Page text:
Given that cohorts all experienced the same environment, the variation in mortality among cohorts may have been due to differences in size, reproduction, reproduction by size, or age. To determine whether size or reproduction influenced the observed mortality patterns, the mean size in May, and number of inflorescences was compared for cohorts across years (Table 1). A population-level analysis showed that across years, individuals in the largest size quartiles had the lowest risk of mortality (Table 2), as had been found in a previous study (Roach 2003). However there were no consistent differences in size across cohorts that could explain the higher mortality of the older cohorts from 2003–2005 (Table 1).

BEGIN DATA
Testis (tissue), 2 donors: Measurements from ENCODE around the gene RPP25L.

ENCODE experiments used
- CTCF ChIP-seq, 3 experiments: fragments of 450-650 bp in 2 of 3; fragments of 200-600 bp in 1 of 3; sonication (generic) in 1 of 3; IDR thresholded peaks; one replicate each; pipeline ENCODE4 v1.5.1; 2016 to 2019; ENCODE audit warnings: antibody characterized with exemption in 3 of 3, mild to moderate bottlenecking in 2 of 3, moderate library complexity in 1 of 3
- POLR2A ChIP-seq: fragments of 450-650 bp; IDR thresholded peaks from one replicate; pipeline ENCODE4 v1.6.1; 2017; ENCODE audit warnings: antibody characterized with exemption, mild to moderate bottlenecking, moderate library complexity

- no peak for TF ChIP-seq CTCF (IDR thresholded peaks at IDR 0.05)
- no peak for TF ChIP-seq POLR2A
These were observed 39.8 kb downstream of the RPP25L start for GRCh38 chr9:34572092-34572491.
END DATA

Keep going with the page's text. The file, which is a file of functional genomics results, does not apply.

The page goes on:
During the years of high mortality 2003–2005, individuals with the lowest reproductive output had a significantly higher risk of mortality relative to individuals who reproduced more (Table 2), yet the reproductive output of the oldest cohorts was not significantly different from the younger cohorts (Table 1). For 2003, the index of reproductive effort showed that individuals in the lowest quartiles, in other words those that reproduced less per leaf number, had higher mortality than those in the highest quartiles (P < 0.001). However, there were no differences in mortality by reproductive effort for the other two years of high mortality (2004–2005) thus the cohort variation in this trait was not evaluated. Across all years, the percent mortality for nonreproductive individuals was very high and ranged from 19.34% in 2002 to 46.94% in 2004. Mortality of these nonreproductive individuals was significantly higher than the other reproductive classes across all years (P < 0.001 for all years). There was also a significant trend from 2003–2005 that the older cohorts had a significantly higher percentage of nonreproductive individuals (Table 1). In other words, the percentage of nonreproductive individuals reflected the observed mortality patterns. The only exceptions to these patterns were when a cohort was in its first year of reproduction (e.g., cohort 2 in 2002 and cohort 4 in 2003).